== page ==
It wouldn’t have been a stretch to think Nick Diaz and Paul Daley would be at each other throats come fight time next weekend, but judging by today’s conference call that won’t be the case at all. Both fighters were surprisingly complimentary of each other as they fielded reporters’ questions. Daley said Diaz is “one of the best boxers in MMA,” while Diaz feels Daley’s striking ability is up there with the best in the welterweight division.

With neither fighter engaging in any kind of trash talk, the focus of the call turned to Daley’s beef with the UFC and Diaz’s thoughts on teammates fighting each other.

When asked why didn’t want to take the fight, Daley said he liked fighting for the competition after the UFC gave him the boot, but that suddenly changed when Zuffa purchased Strikeforce.

I honestly thought I wasn’t going to take the fight. I was actually a bit hot-headed at the time; I’m that kind of character.

The way I saw it, Strikeforce was the biggest competition to the UFC. And the UFC, and Dana White kicking me out of the UFC, I kind of thrived in knowing I was the rival to the UFC. That’s what was driving me. I was in competition with them directly by being in Strikeforce or by fighting wherever I’m fighting.

As a fan of the martial arts and a fan of MMA, I don’t like to see the other way it’s going. The sport’s going to be a monopoly. In 10 years’ time, people are going to be calling MMA the UFC. I think that’s bad.

That’s why I wanted to pull out of the fight. I didn’t want to fight (for) the competition, basically.

Daley ultimately came to his senses when he consulted with his manager and realized the legal implications involved. Now he plans to win the title and hopes the UFC will be willing to negotiate with him when the time comes.

Meanwhile, Diaz scoffed at the idea of him ever fighting one of his teammates such as Jake Shields, Gilbert Melendez, or (gasp!) his brother Nate. He said their situation is nothing like Jon Jones and Rashad Evans’. Diaz says he and his team have grown up training together and fighting them would be “disgusting.”

[Jon Jones and Rashad Evans aren’t] real training partners, though. They’re like 10 years apart, for one, or something like that. They didn’t grow up training together. And then the guy is just brand new into this sport. He’s just doing whatever. They’ve got him so busy making photo shoots and press conference and conference calls and all that.

I’m missing practice right now being this! I’m missing a very serious practice. I’ve got a lot of people right in front of me on the mat right now training. I need my practice, and I’m over here on this call. It’s simple. It’s stuff like this. That’s what those guys have been doing — they’re not focused on who’s important to them in life, you know?

I’ve got training partners. I’ve got what works, and what got me there, and that’s my team. That’s a disgusting thought, to have to fight my brother. I don’t even appreciate being asked about that.

They don’t even pay me close to enough money to think about that sort of thing. They pay me way too much money, but not enough, as far as I’m concerned.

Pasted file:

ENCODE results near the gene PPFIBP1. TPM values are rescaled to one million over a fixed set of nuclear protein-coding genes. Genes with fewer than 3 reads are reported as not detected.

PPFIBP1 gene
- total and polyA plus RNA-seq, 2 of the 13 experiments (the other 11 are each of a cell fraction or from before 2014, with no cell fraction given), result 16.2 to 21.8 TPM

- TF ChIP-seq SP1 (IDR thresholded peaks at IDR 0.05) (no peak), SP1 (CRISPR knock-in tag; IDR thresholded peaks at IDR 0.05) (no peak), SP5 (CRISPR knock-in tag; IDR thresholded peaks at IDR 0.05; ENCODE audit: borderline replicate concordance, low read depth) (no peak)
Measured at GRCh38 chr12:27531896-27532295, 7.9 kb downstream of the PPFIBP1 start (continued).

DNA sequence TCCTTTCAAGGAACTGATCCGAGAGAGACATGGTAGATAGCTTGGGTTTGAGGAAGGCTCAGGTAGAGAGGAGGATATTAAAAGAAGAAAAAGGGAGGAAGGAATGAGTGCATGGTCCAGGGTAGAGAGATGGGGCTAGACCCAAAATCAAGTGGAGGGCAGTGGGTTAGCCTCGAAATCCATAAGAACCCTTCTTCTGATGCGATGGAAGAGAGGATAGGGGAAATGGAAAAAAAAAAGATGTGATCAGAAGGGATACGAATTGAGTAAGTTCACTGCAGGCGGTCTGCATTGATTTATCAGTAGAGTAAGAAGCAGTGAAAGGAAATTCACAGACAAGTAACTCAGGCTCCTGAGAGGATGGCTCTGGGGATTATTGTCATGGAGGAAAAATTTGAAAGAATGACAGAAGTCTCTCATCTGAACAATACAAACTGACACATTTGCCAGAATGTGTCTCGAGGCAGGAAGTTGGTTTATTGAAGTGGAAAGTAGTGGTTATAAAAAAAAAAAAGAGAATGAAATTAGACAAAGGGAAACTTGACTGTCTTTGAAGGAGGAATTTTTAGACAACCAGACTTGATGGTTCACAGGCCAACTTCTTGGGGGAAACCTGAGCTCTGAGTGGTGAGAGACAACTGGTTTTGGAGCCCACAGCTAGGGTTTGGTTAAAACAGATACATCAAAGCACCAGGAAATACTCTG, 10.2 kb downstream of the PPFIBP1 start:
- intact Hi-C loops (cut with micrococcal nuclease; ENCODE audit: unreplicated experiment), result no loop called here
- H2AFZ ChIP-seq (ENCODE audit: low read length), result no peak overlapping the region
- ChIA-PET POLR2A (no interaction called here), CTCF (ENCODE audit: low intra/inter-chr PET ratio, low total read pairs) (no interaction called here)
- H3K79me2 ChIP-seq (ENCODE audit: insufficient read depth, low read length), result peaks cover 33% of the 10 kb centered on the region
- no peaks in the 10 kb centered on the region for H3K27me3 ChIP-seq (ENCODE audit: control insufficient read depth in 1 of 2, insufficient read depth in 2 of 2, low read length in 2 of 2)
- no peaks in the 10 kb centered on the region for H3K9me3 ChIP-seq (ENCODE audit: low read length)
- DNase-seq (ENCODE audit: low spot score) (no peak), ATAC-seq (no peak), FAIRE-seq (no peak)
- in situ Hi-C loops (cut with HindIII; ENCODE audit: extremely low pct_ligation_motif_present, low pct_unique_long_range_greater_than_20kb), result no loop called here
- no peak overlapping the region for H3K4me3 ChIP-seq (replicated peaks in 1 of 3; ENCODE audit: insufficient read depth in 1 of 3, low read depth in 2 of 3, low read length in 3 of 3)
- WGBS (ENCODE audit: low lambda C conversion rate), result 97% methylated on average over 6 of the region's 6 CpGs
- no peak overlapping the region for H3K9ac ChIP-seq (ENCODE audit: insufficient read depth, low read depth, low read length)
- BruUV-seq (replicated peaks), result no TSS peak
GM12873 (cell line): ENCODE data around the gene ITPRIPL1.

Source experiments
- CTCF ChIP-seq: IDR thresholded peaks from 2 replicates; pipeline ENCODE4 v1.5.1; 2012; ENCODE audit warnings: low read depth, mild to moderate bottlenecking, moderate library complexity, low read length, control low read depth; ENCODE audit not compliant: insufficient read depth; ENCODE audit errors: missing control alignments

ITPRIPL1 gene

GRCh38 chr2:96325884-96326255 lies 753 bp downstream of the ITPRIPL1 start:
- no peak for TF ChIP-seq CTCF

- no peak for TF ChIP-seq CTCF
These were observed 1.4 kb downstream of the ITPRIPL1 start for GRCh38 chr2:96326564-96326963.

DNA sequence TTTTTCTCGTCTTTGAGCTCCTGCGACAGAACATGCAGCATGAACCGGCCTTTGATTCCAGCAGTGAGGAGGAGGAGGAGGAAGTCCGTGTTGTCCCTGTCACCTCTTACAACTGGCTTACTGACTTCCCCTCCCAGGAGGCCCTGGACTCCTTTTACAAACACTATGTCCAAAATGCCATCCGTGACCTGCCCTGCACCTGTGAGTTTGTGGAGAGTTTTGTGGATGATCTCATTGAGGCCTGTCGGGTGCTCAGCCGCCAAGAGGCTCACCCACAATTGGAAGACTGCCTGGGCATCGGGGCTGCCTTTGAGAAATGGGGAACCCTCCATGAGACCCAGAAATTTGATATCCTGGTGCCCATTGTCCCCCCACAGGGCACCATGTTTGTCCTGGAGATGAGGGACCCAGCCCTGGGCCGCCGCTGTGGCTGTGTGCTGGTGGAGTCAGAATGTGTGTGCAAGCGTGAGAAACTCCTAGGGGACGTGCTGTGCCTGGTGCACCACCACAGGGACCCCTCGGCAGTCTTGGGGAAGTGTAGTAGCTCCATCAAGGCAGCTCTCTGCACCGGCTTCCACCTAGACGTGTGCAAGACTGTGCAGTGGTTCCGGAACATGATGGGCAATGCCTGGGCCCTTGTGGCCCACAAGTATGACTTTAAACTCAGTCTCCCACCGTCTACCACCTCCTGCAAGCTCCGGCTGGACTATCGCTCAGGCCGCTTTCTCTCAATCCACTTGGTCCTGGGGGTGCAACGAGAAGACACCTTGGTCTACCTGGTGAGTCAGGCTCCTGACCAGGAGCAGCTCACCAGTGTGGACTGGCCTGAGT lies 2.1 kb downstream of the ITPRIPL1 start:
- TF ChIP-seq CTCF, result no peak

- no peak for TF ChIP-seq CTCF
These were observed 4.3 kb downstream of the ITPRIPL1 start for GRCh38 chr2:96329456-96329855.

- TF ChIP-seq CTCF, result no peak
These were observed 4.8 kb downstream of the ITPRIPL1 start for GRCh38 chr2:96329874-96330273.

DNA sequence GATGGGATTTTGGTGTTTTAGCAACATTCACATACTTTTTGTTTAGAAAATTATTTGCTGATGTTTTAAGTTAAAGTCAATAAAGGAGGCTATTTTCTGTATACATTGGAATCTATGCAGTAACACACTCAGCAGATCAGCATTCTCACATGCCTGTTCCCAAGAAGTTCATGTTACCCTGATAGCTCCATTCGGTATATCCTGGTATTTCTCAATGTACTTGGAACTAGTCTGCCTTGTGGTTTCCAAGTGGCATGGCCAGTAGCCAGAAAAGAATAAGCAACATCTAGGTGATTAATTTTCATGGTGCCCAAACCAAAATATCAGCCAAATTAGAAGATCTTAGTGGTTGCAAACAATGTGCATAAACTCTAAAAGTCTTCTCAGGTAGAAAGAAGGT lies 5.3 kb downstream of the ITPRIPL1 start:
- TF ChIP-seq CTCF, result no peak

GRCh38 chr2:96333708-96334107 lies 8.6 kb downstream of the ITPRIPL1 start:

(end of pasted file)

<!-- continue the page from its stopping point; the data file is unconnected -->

Other notes from the call:

  • The earthquake and tsunami in Japan threw off Tatsuya Kawajiri’s training schedule for the Melendez fight for about a week, but he has since resumed his preparation.
  • Daley thinks Jake Shields has a chance to upset GSP while Nick flat out thinks his teammate is going to win. That’s all Nick would say about that.
  • Diaz didn’t pay too much attention to the UFC-Strikeforce deal. He has people that worry about the business side of the sport so he can focus on training and fighting.
  • Paul Daley is a Nick Diaz fan: “I’m a fan of Nick Diaz. Unfortunately, I’ve got to fight him. He comes across a little bit funny on a personal level in some interviews, but he’s a talented guy. I know he has talent.”
  • Nick Diaz doesn’t have any driving motivation behind this fight other than giving his team another victory.
  • The UFC-Strikeforce deal lit a fire under Gilbert Melendez to get out there and perform to the best of his ability and find out if he’s the best lightweight in the world.
  • Melendez plans to fight for six more years.
  • Kawajiri did not train in a cage for this fight. Melendez plans to exploit that if given the opportunity.
  • Melendez echoes Nick’s sentiments that they’re a family at Cesar Gracie’s and their loyalty runs deeper than money. If someone offered him $10 million to fight a teammate and $8 million to fight someone else, he would choose the latter.
  • Diaz preferred the old Strikeforce rules where elbows were banned on the ground. He feels elbow strikes favor the wrestlers and less technical fighters and open too many cuts. Since he doesn’t get paid as much as boxers, he doesn’t think he should get more cuts than them.
  • Daley doesn’t care if Diaz tries to take the fight to the ground. He doesn’t plan to let him and intends to turn the fight into a striking match.
  • Daley admits this training camp was tough since he is coming off his Feb. 26 fight against Yuya Shirai. They had to pack 12 weeks of camp into 6 weeks and he felt physically and mentally drained halfway through. However, he took a few days off and is ready for the fight.
  • Melendez says the hand he broke in the Shinya Aoki fight is perfectly fine now.

You can read a full transcript of the call at USA Today.

Image via Esther Lin for Strikeforce/Showtime